The blue chasuble may only be worn by priests in Spain and its dominions beyond the sea. It was a privilege originally given by Pope Pius VII to the Church in Spain in 1817, and later reaffirmed by Pope Pius IX in 1864, in recognition of the centuries-old Hispanic defense of Mary’s Immaculate Conception. It spread to other places formerly under the Spanish Crown as well, as seen in the indult granted by Pope St. Pius X on February 11, 1910, to the First Provincial Council of Manila for their use in the Philippine Islands.

While we often call these vestments “blue vestments” they are technically “Cerulean,” which is why the indult is known in liturgical circles as the Cerulean Indult. As Father Edward McNamara clarifies in an EWTN article on this topic,

“By blue vestments we mean those manufactured from cerulean fabric. White vestments with blue motifs or trimmings are not subject to any restriction.”

No other nations are authorized to use these vestments in the Roman Rite, with the rare exception of a dispensation that was given temporarily to Marian shrines on special occasions. To wear the improper vestment constitutes a liturgical abuse, so blue vestments are for most places in the world not permitted.


ENDNOTES:

[1] While these are private revelations and not de fide, there is nothing contrary to faith or reason in them. Moreover, they do further Catholic piety and are in harmony with the sensus fidelium. In our contemporary milieu, what Catholics have to resist strongly is the heavy influence of Protestantism and Rationalism. Too often we think, ‘If it is not in the Bible I don’t have to believe it.’ This is not a Catholic mindset. Anti-Catholic sentiment has created an image of Christ as an itinerant preacher who acted spontaneously, and who refrained from instituting rites and administering the Sacraments. This runs contrary to the Faith. It is de fide that Christ instituted the Sacraments. He was deliberate in all that He did and He intentionally established His one Catholic Church.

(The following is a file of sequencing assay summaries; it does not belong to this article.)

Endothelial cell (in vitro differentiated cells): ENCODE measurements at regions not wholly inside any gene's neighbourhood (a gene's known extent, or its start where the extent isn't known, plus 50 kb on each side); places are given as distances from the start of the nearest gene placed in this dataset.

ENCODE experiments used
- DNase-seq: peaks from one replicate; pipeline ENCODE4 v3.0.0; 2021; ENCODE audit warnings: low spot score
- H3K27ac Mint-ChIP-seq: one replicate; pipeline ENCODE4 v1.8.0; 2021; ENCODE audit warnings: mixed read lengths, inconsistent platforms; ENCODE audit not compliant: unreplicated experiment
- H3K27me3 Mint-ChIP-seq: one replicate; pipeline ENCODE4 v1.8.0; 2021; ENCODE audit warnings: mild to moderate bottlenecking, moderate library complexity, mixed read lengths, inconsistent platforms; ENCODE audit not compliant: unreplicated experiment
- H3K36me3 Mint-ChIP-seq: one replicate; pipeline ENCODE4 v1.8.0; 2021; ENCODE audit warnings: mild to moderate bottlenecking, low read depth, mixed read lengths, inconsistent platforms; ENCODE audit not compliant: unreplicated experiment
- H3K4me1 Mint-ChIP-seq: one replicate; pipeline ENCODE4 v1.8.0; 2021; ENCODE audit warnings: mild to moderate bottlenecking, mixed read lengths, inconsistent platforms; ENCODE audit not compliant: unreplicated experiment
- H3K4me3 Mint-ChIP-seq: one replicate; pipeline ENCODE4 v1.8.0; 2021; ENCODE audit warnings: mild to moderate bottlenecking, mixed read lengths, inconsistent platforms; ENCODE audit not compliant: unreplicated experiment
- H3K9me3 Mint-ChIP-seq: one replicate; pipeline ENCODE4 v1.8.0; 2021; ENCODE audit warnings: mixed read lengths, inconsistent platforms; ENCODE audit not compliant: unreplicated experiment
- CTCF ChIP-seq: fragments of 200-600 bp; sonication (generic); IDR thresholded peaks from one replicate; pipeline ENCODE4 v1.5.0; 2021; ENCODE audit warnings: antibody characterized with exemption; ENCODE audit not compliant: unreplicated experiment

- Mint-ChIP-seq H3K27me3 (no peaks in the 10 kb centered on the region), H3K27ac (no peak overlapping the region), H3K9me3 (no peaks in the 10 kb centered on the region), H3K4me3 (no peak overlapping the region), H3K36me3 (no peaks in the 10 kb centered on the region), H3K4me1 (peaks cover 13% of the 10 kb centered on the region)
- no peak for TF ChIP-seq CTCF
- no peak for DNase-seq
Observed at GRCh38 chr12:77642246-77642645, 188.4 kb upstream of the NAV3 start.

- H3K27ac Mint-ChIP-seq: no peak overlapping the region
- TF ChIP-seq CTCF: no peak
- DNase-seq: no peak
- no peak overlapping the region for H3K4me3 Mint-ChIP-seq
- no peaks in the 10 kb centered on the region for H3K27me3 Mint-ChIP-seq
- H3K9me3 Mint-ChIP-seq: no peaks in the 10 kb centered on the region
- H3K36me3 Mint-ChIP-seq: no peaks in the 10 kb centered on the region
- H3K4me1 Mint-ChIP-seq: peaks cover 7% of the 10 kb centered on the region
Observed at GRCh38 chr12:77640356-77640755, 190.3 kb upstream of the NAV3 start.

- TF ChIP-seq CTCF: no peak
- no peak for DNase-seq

[2] Many traditional missals contain these prayers. They can also be found online by searching for ‘priest’s traditional vesting prayers.’ We reproduce them here for our reader’s edification:

Washing hands: Da, Dómine, virtútem mánibus meis ad abstergéndam omnem máculam; ut sine pollutióne mentis et córporis váleam tibi servíre.

Purify me, O Lord, and cleanse my heart, so that, washed in the Blood of the Lamb, I may enjoy eternal bliss.

Amice: Impóne, Dómine, cápiti meo gáleam salútis, ad expugnándos diabólicos incúrsus.

Place upon me, O Lord, the helmet of salvation, that I may overcome the assaults of the devil.

Alb: Deálba me, Dómine, et munda cor meum; ut, in sánguine Agni dealbátus, gáudiis pérfruar sempitérnis.

Purify me, O Lord, and cleanse my heart, so that, washed in the Blood of the Lamb, I may enjoy eternal bliss.

Cincture: Præcínge me, Dómine, cíngulo puritátis, et exstíngue in lumbis meis humórem libídinis; ut maneat in me virtus continéntiæ et castitátis.

Gird me, O Lord, with the cincture of purity, and quench in my heart the fire of concupiscence, that the virtue of continence and chastity may abide in me.

Maniple: Mérear, Dómine, portáre manípulum fletus et dolóris; ut cum exsultatióne recípiam mercédem labóris.

May I deserve, O Lord, to bear the maniple of weeping and sorrow, that I may receive the reward for my labors with rejoicing.

Stole: Redde mihi, Dómine, stolam immortalitátis, quam pérdidi in prævaricatióne primi paréntis: et, quamvis indígnus accédo ad tuum sacrum mystérium, mérear tamen gáudium sempitérnum.

Restore unto me, O Lord, the stole of immortality, which was lost through the guilt of our first parents: and, although I am unworthy to approach Thy sacred Mysteries, nevertheless grant unto me eternal joy.

Dalmatic: Índue me, Dómine, induménto salútis et vestiménto lætítiæ; et dalmática justítiæ circúmda me semper.

Lord, endow me with the garment of salvation, the vestment of joy; and with the dalmatic of justice ever encompass me.

Chasuble: Dómine, qui dixísti: Jugum meam suáve est et onus meum leve: fac, ut istud portáre sic váleam, quod cónsequar tuam grátiam. Amen.

O Lord, Who said, “My yoke is easy and My burden light”: grant that I may bear it well and follow after Thee with thanksgiving. Amen.

[3] See also question #943 of the Baltimore Catechism.